When I express my opinion I don't want you to then give me yours. Got that? Right.
What’s the point in crowdsourcing – inviting the public to contribute to a project or a piece of writing – if the crowd is made up of illiterates and arseholes? The internet has been around, usefully, for a bit more than a decade and its only area of growth recently has been to let the general public air their opinion. What engages my wick most of all is the informed and reasoned opinions people give at the end of an article published online. I’ve listed a few examples below.
Now, the general public are in favour of capital punishment (so am I – but only for James Corden and Peter Drury) so clearly they don’t really understand complicated issues. The general public elected a man with a balloon for a face to run the country. The general public still don’t really think rape is a proper crime, so they shouldn’t be trusted with expressing their views to everyone with a computer.
Whenever I’ve written something here, or on other sites, I might get some praise, or some constructive criticism, neither of which I really care about because I’ve got lingering self-esteem problems. However, there’s always going to be some cunt calling me a cunt. The other day someone slagged me off for not knowing about Dalston, without realising I’ve lived in Hackney for two years. Sometimes you get a moron arrogantly correcting a statement, even though they’re factually wrong.
For the most part, I tell them to fuck themselves. It’s both functional and erudite. But it still gets me down. They don’t troll sites just to get at me. No, it’s more than that: go to any website with comments enabled, and you’ll get comments like this:
‘Methinks the author has only written this because he doesn’t understand what’s REALLY going on in Iran’
This is usually followed up by a link to the commenter’s blog. It’s got one comment, and that’s from someone he’s friend with who also has a blog. They’ll be called something like FreeThinker or TruthFinder. They both leave friendly comments for one another, but would coldly execute the other if it meant a paid commission from The Times. Or even Spiked Online. Which is rubbish.
‘I can’t believe you got paid to write this.’
This is just jealousy. It doesn’t really make sense, because if you have a smidgen of talent you can get writing work if you really want it. The bloke who made this comment is at his desk, bitterly disappointed at the way his life turned out, wishing his history degree had got him further than halfway up a midsized company, telling anybody who’ll listen about the year he spent abroad seven years ago. He puts down his girlfriend at any opportunity because he has no feelings for her beyond an unjustifiable sense of superiority.
‘Ah Ms Hyde, you’re delightful as you are incisive. I wish all articles had your byline!’
What do they actually expect is going to happen here? They go to Marina Hyde’s fifteen millionth wry look at New Labour apparatchiks, and leave her a flirty comment. Are they thinking, ‘Maybe Marina will read this, see how witty I am, and email me asking to meet up for a coffee? Or maybe even a fuck. She won’t mind the birthmark like my ex-wife did.’ Sadly, I know the answer to this. Beyond pornography, the internet has provided plenty of ways to show men up as absolute wankers.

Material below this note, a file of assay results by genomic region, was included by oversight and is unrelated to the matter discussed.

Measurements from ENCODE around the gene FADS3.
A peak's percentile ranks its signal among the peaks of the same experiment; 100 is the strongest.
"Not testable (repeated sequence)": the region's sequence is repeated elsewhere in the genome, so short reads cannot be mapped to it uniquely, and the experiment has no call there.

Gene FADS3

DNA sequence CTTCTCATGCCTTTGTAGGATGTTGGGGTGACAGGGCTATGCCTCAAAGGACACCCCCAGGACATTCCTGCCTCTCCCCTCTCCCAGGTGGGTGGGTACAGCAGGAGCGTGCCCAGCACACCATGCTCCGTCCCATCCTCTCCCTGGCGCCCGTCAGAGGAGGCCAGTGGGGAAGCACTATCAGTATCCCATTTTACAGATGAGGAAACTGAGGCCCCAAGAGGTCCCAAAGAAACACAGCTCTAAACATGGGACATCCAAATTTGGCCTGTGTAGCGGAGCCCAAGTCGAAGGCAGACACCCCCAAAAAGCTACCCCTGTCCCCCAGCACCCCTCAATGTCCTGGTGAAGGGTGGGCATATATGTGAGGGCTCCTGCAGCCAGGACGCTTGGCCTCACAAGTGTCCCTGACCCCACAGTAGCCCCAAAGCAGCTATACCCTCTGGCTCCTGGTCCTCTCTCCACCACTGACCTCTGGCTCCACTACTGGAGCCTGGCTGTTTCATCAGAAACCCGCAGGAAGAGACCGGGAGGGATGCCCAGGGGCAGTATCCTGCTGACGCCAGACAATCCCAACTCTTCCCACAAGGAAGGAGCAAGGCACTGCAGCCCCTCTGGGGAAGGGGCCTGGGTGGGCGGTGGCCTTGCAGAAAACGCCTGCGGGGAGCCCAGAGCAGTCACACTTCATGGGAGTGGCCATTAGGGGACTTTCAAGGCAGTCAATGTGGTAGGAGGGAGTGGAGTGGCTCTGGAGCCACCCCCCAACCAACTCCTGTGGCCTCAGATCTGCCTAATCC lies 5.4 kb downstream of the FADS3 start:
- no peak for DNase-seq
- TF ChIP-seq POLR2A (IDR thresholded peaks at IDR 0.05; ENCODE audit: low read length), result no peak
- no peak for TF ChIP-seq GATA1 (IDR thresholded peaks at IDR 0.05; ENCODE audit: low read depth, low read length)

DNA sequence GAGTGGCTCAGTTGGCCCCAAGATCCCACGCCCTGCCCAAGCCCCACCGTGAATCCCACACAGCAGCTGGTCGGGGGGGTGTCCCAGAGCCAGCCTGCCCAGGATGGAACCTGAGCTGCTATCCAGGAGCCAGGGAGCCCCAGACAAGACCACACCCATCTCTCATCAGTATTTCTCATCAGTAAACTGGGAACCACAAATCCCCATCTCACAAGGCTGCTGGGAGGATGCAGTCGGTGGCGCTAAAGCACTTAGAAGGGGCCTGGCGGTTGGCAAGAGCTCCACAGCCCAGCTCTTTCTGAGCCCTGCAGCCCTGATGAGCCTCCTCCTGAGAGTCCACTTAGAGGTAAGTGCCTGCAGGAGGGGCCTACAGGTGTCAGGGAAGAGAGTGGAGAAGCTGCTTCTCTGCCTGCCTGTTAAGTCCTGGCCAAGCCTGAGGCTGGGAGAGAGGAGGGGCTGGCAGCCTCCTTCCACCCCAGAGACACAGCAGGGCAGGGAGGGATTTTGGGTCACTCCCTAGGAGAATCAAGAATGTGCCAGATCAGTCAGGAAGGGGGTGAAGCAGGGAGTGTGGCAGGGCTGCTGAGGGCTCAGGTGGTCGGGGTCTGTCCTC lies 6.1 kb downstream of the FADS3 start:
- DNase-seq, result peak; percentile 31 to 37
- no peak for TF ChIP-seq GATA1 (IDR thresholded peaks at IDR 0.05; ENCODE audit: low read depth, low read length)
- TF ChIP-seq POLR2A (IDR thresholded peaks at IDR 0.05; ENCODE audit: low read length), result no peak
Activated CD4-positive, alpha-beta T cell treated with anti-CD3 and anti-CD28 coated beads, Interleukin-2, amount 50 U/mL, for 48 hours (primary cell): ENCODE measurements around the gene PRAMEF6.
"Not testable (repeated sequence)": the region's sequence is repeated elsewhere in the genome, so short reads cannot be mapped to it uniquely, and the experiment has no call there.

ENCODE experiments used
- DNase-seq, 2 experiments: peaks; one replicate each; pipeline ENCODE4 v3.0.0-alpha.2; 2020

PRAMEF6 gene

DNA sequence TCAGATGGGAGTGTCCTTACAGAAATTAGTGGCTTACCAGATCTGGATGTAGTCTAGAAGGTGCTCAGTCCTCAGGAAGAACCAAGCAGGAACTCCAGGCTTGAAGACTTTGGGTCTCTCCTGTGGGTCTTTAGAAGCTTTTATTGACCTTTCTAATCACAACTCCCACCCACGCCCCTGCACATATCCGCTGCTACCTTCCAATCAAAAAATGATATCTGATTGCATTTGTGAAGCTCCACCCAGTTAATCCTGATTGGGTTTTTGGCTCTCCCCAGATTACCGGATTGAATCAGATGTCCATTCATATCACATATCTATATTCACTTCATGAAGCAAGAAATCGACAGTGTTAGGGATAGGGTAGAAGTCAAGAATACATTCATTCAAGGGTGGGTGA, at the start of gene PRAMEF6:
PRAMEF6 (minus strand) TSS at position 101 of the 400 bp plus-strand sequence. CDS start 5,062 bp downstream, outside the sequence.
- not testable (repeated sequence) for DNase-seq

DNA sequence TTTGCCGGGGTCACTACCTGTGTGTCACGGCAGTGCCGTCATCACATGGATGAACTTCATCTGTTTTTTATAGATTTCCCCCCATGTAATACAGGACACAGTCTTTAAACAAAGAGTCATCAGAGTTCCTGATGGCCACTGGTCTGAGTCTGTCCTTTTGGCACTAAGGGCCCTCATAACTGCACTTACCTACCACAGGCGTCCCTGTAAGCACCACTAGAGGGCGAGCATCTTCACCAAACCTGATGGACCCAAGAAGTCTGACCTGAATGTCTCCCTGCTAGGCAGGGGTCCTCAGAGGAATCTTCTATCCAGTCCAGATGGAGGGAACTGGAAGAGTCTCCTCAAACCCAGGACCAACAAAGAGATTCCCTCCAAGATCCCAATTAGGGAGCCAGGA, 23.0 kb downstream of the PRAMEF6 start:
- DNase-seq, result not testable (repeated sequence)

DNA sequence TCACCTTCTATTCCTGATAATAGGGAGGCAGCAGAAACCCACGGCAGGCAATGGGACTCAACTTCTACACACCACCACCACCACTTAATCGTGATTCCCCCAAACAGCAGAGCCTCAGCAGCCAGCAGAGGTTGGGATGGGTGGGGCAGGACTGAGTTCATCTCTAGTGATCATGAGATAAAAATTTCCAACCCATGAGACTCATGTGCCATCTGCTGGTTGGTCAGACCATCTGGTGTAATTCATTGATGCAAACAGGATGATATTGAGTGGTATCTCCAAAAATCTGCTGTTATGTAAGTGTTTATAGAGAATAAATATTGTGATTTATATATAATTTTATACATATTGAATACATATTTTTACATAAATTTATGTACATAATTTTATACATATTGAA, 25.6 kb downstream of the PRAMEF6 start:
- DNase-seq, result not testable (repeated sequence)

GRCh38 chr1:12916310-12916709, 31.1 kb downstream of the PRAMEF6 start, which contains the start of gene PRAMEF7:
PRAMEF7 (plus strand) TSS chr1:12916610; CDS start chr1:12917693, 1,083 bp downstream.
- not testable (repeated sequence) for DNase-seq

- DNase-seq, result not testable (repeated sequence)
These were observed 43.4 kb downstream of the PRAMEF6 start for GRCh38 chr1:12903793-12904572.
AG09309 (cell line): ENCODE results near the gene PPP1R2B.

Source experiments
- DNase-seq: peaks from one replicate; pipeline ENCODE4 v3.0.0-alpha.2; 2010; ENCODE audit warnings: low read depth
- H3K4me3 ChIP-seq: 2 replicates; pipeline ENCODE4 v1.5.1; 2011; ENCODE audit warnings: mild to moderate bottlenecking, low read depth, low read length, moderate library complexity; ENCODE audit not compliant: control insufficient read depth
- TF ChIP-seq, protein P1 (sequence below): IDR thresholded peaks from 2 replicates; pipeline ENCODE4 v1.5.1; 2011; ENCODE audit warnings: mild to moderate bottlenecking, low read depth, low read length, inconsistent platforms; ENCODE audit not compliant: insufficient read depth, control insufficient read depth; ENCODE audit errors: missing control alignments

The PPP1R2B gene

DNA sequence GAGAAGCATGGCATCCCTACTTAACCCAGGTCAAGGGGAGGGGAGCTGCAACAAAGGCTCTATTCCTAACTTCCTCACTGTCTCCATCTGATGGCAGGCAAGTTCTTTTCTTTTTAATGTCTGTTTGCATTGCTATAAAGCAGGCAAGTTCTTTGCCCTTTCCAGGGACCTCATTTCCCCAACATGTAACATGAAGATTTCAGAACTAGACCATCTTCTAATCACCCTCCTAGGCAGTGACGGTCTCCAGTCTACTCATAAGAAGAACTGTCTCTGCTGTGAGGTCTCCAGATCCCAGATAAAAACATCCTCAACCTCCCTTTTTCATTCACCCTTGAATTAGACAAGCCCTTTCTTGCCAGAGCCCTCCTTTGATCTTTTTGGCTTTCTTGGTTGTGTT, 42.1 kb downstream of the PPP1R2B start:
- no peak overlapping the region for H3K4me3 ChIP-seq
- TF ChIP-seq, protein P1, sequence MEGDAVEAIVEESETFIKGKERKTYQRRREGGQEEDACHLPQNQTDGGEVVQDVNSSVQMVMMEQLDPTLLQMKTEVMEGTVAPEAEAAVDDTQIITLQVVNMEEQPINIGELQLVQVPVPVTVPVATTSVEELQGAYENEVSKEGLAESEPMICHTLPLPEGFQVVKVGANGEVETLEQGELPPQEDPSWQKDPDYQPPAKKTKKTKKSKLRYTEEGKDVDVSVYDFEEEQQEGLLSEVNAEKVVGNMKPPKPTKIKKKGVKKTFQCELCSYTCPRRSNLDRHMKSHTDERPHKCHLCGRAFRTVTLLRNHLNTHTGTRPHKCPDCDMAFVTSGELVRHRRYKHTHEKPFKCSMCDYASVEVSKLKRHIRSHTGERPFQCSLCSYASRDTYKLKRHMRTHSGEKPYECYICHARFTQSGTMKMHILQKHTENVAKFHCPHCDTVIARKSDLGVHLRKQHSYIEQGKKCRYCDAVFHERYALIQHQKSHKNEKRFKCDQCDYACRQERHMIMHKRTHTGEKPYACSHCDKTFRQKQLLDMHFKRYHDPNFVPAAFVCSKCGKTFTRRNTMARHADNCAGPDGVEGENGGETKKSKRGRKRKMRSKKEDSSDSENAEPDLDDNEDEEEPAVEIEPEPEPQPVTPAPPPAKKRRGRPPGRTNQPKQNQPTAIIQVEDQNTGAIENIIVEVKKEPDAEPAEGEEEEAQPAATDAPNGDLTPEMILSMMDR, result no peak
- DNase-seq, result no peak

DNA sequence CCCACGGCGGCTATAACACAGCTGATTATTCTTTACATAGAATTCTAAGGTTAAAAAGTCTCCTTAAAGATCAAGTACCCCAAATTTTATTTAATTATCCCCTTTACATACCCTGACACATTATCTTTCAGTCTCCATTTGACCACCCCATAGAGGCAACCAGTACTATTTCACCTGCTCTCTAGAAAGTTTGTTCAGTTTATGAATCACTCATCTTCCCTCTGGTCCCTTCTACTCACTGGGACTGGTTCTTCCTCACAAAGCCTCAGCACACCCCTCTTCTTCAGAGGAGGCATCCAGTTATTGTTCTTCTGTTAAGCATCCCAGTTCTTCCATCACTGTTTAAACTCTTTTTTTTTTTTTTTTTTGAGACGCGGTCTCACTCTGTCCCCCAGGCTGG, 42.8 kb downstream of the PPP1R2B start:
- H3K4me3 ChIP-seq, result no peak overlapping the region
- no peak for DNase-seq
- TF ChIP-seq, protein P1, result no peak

‘I’ve no interest in this. Yawn.’
Do I sit through Eastenders? No. Do I read Glamour? No. Do I eat okra? No. Because I know I don’t like any of them so I’m not going to waste my time. For the same reason I’m not going to read the Guardian’s episode-by-episode blog on the Wire. Because I know they’re going to get a smug sack to write it, displaying his self-satisfied Wire knowledge to an audience who a) read the Guardian b) want to show off their Wire knowledge and c) want to post a comment after each blog. No thanks! But I don’t read it, because I know I’m not interested. I’ll leave it to the people who are. Is that so weird?
‘Fundamentally, I’m unreasonable and stupid’
A quick example:
BertFromPhilly 15 Jun 2010, 4:47PM
“Back in the day we didn’t drink all that water and we never fainted. What’s up with all this water people are drikning. When I was a kid I’d sit and a class room with 53 ohter kids all day and you’d better not drink water orfaint or the nuns would smack you. Then I’d go home and work on the farm in the blazing sun all day with only a break for lunch. We never drank water. This guy is supposed to be a gerneral, for god’s sake. If anything he should be drinking wiskey! Do you think Churchill drank water? Enough of this water! Drag the guy back by the scruff of the neck and ask him why we are still in Afganastan! You think the Afgans drink water???”
There’s really not much you can do about this.
‘I hope your kids die.’
Fergus Henderson, by all accounts a lovely man and certainly a heroically good chef, got comments like this when he did a Q&A on the internet about meat. It’s no accident that anytime you see a news story about a horrific crime comments are disabled. But comments now even have to be moderated because some commenters can’t abide meat eating without threatening the lives of a chef’s children. The reason that comments are disabled, despite the lip service paid to a paper’s or a site’s audience, is because they simply cannot be trusted to behave themselves.
What a depressing fiasco. Please, tell me what you think. I’d be delighted to hear your feedback.
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